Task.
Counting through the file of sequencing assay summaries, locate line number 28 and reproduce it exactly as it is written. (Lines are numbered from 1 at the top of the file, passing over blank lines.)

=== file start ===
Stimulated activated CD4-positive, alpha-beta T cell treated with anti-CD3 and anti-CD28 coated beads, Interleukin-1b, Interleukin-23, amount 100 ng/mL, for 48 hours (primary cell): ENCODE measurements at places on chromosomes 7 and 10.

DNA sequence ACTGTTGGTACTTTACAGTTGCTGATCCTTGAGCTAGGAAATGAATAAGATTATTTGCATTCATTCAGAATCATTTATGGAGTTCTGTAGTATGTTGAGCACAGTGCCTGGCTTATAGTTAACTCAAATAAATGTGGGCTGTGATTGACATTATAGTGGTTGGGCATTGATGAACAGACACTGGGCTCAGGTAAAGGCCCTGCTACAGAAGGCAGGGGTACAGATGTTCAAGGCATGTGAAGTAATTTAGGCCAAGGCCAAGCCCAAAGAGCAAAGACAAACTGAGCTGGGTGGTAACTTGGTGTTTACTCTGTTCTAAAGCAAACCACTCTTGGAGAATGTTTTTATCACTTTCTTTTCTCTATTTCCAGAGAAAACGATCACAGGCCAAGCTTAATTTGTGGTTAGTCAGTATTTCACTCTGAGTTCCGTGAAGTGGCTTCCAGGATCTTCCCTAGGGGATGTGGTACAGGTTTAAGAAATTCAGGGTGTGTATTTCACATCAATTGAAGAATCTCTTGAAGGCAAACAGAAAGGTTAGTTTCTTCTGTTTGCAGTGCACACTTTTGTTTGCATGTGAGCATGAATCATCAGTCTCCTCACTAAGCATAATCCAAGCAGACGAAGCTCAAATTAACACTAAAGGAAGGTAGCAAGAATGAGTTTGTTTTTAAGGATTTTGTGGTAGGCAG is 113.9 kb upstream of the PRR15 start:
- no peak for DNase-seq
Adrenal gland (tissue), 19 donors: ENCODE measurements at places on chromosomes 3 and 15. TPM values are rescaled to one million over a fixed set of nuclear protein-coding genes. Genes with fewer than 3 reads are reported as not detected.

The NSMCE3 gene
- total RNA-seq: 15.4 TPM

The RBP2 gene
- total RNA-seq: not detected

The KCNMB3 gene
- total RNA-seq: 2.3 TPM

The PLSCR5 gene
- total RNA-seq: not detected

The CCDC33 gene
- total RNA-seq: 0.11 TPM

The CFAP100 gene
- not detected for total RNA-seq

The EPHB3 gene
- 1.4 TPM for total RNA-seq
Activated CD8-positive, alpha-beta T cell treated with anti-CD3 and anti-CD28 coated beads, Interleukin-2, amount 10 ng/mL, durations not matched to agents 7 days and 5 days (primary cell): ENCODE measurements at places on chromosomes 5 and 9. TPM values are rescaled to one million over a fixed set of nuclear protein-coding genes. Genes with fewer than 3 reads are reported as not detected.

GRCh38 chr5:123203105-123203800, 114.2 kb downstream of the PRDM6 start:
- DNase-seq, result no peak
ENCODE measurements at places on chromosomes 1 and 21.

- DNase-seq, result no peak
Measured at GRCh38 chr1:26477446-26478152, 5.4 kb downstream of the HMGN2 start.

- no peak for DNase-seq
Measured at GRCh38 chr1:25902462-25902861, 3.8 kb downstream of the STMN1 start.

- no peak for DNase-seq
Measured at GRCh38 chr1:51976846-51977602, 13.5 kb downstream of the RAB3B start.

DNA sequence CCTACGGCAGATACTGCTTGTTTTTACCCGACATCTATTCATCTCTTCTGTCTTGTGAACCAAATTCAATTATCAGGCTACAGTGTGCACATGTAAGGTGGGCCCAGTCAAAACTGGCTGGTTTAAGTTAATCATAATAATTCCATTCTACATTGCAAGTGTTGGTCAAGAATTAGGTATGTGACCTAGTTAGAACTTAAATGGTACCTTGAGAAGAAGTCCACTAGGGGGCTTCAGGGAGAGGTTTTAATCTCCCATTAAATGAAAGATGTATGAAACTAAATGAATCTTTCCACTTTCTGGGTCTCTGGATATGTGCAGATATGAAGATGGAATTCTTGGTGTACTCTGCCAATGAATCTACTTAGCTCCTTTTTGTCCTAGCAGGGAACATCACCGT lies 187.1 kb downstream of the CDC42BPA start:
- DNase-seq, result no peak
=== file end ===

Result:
Measured at GRCh38 chr1:51976846-51977602, 13.5 kb downstream of the RAB3B start.